Arizona Football

Five off-the-beaten-path storylines of Arizona Wildcats vs. Oregon Ducks




[ezcol_1half id=”” class=”” style=””]

1. Hawaii a hotbed for quarterbacks?

It's time we get the pronunciation of Anu Solomon's first name right

It’s time we get the pronunciation of Anu Solomon’s first name right

At least three players with Hawaiian descent started for FBS teams at the outset of the season, including Arizona’s Anu Solomon and Oregon’s Marcus Mariota, who will play on opposite ends tomorrow night in Eugene, Ore. The other is Hawaii’s Ikaika Woolsey, whose parents are from the islands.

Solomon was born in Honolulu, but before he attended Arizona, he lived most of his life in Las Vegas, where he starred at Bishop Gorman High School. Mariota is also from Honolulu.

Solomon, whose real first name is Jarrett but goes by his middle name of Anu, had a homecoming at Honolulu’s Aloha Stadium two years ago when Gorman played Mariota’s alma mater, St. Louis High School of Honolulu. If the game was scheduled one year earlier, Solomon and Mariota would have played each other before tomorrow’s game.

Solomon led Gorman past St. Louis 52-40 completing 14 of 25 passes for 231 yards with three touchdowns and no interceptions. He also ran for a touchdown.


[ezcol_1half_end id=”” class=”” style=””]


Folks in Hawaii will be glued to the TV set tomorrow night.

“As a Hawaiian, we’re born to play football,” Solomon told the Arizona Daily Wildcat. “Our fathers have disciplined us to be advanced in this sport.”

[ezcol_1half id=”” class=”” style=””]

2. Broadcasters: Let’s get Anu’s name pronunciation right.

A friend of mine from Hawaii asked me with a frustrated tone the other day, “It (makes me mad) the way his name is pronounced by people,” my friend said. I edited what he actually said. You get the picture.

“It’s pronounced Ahun-oo, not Ann-oo or A-nu.”

So the slogan, “Anu Era”, does not really work.

I confess to using that before. Won’t ever again.

3. Arizona can not trail at halftime and must lead going into the fourth quarter.

An obvious trend to consider for those who strive to beat the mighty the Ducks under Mark Helfrich: Go into the fourth quarter with the lead, such as Arizona and Stanford did last year.


[ezcol_1half_end id=”” class=”” style=””]


If Arizona trails at halftime or is behind going into the final period, all bets suggest the Wildcats are done.

Oregon is 14-0 when leading or tied at halftime under Helfrich. The Ducks are 1-2 when trailing at halftime. They are 0-2 when behind entering the fourth quarter.

With how potent the Ducks’ offense can be, shouldn’t Oregon be a good come-from-behind team? Not so fast (no pun intended). Remember, the defense shares the field and if Oregon scores rapidly, the defense is back out there with little rest against an opponent that is playing with confidence. Also, Oregon is such a dominant program, any deficit is unnatural. The Ducks’ mindset of being invincible is shaken. They generate momentum much better than they overcome it.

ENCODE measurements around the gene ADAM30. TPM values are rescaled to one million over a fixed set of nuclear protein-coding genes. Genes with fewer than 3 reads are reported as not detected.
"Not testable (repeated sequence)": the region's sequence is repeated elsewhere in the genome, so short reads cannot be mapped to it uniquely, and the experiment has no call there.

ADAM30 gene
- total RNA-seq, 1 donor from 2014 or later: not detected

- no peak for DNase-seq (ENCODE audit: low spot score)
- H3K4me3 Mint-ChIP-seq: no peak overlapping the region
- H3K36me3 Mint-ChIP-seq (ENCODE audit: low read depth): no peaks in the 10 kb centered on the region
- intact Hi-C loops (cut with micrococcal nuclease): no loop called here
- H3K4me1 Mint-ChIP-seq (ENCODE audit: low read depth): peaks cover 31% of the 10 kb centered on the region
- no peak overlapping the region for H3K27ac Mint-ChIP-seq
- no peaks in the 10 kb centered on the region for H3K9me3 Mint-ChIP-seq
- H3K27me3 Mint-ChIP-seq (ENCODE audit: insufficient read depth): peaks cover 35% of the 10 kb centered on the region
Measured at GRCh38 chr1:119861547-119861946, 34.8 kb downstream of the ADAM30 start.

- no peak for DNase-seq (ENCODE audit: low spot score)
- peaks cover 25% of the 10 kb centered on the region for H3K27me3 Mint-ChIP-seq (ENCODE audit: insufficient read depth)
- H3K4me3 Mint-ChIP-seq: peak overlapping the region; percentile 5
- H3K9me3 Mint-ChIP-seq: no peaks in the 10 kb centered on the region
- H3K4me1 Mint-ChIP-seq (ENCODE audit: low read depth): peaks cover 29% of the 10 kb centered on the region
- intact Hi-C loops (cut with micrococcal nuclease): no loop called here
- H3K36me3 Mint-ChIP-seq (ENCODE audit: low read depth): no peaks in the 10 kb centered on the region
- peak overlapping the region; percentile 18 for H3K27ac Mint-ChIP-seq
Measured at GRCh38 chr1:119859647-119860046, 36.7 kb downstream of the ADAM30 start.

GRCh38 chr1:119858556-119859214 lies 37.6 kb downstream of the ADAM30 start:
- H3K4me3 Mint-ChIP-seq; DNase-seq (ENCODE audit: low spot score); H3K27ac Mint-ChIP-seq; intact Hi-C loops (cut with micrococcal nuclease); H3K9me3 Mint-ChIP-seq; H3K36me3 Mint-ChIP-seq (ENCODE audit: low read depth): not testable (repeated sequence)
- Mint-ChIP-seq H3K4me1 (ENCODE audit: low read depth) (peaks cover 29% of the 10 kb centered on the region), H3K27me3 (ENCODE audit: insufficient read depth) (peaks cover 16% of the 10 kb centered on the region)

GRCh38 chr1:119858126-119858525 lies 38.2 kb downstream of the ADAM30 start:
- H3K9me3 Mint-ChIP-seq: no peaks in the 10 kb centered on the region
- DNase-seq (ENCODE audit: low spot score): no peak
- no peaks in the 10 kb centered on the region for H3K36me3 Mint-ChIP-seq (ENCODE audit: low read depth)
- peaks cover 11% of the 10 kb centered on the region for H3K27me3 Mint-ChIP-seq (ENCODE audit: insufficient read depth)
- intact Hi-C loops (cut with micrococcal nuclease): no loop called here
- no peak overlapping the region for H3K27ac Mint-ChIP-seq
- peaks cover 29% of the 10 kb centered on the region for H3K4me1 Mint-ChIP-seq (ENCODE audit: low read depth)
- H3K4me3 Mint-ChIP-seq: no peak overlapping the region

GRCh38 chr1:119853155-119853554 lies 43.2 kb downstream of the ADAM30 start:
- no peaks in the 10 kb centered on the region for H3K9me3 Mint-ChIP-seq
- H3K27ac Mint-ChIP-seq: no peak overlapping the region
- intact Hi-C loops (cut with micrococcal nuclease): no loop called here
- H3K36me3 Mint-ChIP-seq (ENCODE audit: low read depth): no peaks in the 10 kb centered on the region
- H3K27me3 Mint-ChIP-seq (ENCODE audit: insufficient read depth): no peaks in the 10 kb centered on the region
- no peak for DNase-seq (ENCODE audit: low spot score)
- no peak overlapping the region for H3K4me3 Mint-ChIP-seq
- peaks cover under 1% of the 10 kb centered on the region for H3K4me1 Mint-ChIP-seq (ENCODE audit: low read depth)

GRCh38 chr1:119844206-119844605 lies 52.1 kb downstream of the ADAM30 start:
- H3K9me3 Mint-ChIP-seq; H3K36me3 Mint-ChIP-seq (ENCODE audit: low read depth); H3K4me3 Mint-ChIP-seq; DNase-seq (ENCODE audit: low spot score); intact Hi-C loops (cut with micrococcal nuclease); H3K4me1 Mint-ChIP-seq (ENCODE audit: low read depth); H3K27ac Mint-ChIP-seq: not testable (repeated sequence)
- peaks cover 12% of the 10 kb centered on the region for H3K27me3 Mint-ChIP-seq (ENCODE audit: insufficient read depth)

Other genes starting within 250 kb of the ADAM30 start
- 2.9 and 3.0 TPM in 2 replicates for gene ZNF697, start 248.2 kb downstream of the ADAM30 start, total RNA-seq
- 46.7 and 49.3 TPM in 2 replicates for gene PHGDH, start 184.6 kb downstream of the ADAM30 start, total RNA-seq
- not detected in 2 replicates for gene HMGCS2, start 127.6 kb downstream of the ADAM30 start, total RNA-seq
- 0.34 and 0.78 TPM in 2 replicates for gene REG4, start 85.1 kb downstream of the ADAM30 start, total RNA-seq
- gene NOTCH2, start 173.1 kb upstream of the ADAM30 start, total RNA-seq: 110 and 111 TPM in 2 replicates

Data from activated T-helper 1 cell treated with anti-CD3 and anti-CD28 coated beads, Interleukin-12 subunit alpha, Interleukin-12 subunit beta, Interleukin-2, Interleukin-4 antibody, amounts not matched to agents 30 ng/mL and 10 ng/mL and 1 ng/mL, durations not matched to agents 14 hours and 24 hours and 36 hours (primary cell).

4. Chip Kelly and Oregon sped past Arizona and faltering Stoops.

Oregon has the nation’s longest streak of seven years finishing in the AP Top 25 dating to 2007.

Arizona has finished in the rankings in consecutive years only once in 1993 and 1994. The Wildcats were ranked No. 10 in the final poll of 1993 with a 10-2 record coming off the Fiesta Bowl rout over Miami. The 1994 team somehow finished with a No. 20 ranking with an 8-4 record after losing to Utah in the now-defunct Freedom Bowl.

In 2006, the last year Oregon was not ranked in the final AP poll, Arizona dominated the Ducks 37-10 in Eugene in Mike Stoops’ third season. The Ducks finished 7-6 under Mike Bellotti, who was in his 12th season as Oregon’s coach. Chip Kelly was hired as Oregon’s offensive coordinator the following year and the Ducks have been one of the country’s dominant program’s since.

Along with Kelly’s innovative no-huddle, spread offense was the financial backing of Phil Knight of Nike. Oregon became the most trendy program in today’s culture that loves trends (see Twitter).

The combination of Kelly, Knight and Oregon’s image has been difficult for Arizona and many other programs to keep up with starting in 2007. The Wildcats fell further behind with Stoops reaching his zenith in the 2008 season.

5. Will Nick Foles bet Kelly on tomorrow’s outcome?

If former Arizona quarterback Nick Foles has bet Kelly, now his coach with the Philadelphia Eagles, on the outcome of tomorrow’s game nobody knows.

The Philadelphia media has not picked up on that storyline this week.

One thing is for sure: Kelly is glad Foles is on the same sideline despite the fact Oregon beat Arizona three times with Foles as quarterback from 2009-2011.

Foles threw for 1,160 yards and 10 touchdowns in those games against Oregon.

“I’ll tell you what; I’m glad Nick Foles is graduating,” Kelly said after his team’s 56-31 victory in 2011. “I catch myself watching him in awe sometimes. … Nick is a hell of a football player. That kid’s a warrior. He’s as good as anyone in the country.” publisher, writer and editor Javier Morales is a former Arizona Press Club award winner. He also writes articles for Bleacher Report and Lindy’s College Sports.

To Top